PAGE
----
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Making money at flea markets

Did you ever stroll one of those enormous tent-city flea markets and wonder what kind of living those thousands of vendors make selling dental floss for a quarter or hubcaps for a buck?

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The answer may surprise you. In fact, according to Coleen Sykora, a flea market veteran and author of "Dream Jobs to Go: How to Get Started as a Flea Market Vendor," some flea market entrepreneurs clear more than $1,000 in a weekend.

"Two vendors I interviewed in my book shared numbers. One cited making $400 per day. The other mentioned several thousand per weekend," she says. "I'd say those figures are realistic."

Makes you look at those miles of stalls in a whole new light, right? Be your own boss, dabble only in merchandise that appeals to you, travel with the seasons, meet interesting people AND make a decent living? What's not to like?

Well, there are tricks to it, as we will see. But one thing is for sure: there's nothing small-time about flea markets anymore.

'A hands-on eBay'
New York urban critic Roberta Brandes Gratz, a board member of the Project for Public Spaces and author of "Cities Back from the Edge: New Life for Downtown," does more than write about America's open markets -- she shops there, too.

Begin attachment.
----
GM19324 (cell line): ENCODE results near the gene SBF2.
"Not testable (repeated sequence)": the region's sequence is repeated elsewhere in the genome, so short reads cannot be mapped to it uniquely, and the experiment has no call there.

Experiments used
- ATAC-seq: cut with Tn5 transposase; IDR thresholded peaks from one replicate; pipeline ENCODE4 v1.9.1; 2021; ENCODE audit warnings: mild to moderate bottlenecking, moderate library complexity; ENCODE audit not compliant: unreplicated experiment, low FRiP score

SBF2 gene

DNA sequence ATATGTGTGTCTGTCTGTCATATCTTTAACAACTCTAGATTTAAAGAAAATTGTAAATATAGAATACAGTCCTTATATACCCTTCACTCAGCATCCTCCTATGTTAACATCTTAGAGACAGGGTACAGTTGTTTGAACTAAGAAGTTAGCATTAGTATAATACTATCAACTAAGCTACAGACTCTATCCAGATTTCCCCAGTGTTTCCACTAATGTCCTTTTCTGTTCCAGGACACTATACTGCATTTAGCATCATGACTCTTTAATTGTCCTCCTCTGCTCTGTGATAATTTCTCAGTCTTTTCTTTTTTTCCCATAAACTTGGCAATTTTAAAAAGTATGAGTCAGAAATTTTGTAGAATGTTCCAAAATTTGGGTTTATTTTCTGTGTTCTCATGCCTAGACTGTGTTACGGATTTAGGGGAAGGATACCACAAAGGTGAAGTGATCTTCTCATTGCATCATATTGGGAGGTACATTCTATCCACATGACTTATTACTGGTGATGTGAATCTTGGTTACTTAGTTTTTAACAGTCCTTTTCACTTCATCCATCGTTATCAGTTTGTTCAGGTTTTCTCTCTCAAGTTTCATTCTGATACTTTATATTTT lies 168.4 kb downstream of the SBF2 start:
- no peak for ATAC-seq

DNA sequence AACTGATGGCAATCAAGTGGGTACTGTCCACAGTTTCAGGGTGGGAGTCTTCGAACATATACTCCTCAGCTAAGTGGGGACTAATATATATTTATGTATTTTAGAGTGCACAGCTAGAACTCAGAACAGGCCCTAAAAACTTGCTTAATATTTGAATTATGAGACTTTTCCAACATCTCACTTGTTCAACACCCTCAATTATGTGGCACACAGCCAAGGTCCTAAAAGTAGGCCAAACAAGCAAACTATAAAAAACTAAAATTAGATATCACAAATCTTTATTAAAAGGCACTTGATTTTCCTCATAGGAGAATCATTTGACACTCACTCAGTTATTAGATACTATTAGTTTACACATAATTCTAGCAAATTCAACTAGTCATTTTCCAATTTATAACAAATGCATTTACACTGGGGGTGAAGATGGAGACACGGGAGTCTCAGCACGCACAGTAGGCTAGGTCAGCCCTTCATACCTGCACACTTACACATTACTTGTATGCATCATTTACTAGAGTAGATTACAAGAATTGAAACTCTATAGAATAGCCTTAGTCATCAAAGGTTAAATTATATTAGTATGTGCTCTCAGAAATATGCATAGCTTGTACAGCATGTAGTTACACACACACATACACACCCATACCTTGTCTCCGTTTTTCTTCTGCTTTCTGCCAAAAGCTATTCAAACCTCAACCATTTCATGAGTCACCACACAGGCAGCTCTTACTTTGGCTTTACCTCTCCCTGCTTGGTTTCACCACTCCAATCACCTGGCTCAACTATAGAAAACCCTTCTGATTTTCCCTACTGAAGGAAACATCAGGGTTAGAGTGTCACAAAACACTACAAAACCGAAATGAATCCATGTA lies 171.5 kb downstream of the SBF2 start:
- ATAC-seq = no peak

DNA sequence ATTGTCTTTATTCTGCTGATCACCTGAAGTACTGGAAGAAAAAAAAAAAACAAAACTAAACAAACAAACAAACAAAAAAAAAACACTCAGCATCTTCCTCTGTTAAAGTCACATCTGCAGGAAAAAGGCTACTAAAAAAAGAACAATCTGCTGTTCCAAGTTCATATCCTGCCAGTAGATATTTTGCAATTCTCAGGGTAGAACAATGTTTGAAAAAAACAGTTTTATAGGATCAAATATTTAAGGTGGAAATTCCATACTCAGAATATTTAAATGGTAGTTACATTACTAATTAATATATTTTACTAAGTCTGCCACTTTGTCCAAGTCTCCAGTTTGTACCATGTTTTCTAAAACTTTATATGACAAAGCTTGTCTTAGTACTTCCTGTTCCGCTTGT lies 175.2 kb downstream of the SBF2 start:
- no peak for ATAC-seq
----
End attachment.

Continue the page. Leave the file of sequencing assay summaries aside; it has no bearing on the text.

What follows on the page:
"In the last couple years, there have been these Christmas flea markets in New York in Union Square and Columbus Circle in Central Park. Last year, I bought three scarves from artisans from Pennsylvania and Harlem that were $30 apiece, as opposed to $150 at Macy's," she says.

These days it seems flea markets of all sizes and shapes are cropping up everywhere. They may be as small as a little league rummage sale or as outrageous as the town of Canton, Texas, which, since the 1850s, has turned the entire town into an open-air market on the first Monday of every month, and today many other days as well. They're commonplace on college campuses, county fairs, car shows -- almost any public space where commerce is not prohibited.

"Flea markets are a hands-on eBay," says Gratz. "They're important to our economy, even though they probably don't show up anywhere. They're a very useful form of recycling and a necessary source of affordably priced stuff."

The term "flea market" originated in the open-air "le marche aux puces of Paris," which were named after either the merchants who had to "flee" the gentrification of the Emperor Napoleon III, or simply sold old furniture infested with the bloodsucking pests, depending on which version you prefer.

Open-air markets have been part of the American experience from the beginning. Today's mega-markets have simply expanded on the city vendors and crossroad stands that helped build this country.

"I think it is an immigrant phenomenon," says Gratz. "The only difference is, they're selling out of a booth or table instead of a pushcart."

 
 
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